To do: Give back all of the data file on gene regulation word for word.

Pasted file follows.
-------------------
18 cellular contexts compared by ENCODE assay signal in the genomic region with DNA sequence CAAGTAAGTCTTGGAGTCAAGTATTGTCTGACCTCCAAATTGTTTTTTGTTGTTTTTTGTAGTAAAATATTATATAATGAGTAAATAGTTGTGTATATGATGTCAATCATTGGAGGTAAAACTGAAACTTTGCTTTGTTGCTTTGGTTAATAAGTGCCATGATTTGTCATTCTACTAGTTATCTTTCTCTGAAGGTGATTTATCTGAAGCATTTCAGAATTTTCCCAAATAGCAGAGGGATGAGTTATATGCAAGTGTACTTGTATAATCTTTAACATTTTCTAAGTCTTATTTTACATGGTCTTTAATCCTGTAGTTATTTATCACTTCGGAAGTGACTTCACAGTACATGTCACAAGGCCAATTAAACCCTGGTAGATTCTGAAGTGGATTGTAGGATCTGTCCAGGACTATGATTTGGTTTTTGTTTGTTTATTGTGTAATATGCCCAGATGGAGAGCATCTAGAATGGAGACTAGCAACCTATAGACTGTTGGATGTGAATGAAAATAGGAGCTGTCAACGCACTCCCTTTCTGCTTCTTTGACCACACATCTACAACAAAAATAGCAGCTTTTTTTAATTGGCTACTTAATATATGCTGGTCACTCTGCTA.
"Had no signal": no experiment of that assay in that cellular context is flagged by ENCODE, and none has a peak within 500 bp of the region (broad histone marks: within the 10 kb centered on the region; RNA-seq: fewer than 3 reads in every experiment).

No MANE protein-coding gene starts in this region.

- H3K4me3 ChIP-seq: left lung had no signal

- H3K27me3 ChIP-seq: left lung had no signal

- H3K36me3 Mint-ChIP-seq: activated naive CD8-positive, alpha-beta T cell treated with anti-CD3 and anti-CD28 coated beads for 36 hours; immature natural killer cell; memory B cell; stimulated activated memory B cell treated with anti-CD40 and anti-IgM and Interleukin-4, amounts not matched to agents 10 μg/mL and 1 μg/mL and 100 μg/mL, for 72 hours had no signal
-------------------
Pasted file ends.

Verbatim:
18 cellular contexts compared by ENCODE assay signal in the genomic region with DNA sequence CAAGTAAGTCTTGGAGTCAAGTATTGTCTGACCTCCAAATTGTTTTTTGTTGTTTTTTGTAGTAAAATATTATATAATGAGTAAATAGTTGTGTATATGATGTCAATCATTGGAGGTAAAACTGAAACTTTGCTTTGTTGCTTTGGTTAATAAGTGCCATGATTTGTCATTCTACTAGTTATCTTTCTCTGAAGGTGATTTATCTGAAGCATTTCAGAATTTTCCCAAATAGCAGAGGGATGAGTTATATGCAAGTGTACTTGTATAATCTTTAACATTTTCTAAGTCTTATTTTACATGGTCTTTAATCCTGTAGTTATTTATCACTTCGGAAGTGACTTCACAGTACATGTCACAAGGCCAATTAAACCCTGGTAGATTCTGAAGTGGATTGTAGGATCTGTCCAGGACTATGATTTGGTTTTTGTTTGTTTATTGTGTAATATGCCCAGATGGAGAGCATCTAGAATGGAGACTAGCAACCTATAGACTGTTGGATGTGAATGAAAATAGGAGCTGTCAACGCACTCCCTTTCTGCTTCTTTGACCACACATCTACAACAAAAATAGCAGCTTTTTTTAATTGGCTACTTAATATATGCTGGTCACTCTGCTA.
"Had no signal": no experiment of that assay in that cellular context is flagged by ENCODE, and none has a peak within 500 bp of the region (broad histone marks: within the 10 kb centered on the region; RNA-seq: fewer than 3 reads in every experiment).

No MANE protein-coding gene starts in this region.

- H3K4me3 ChIP-seq: left lung had no signal

- H3K27me3 ChIP-seq: left lung had no signal

- H3K36me3 Mint-ChIP-seq: activated naive CD8-positive, alpha-beta T cell treated with anti-CD3 and anti-CD28 coated beads for 36 hours; immature natural killer cell; memory B cell; stimulated activated memory B cell treated with anti-CD40 and anti-IgM and Interleukin-4, amounts not matched to agents 10 μg/mL and 1 μg/mL and 100 μg/mL, for 72 hours had no signal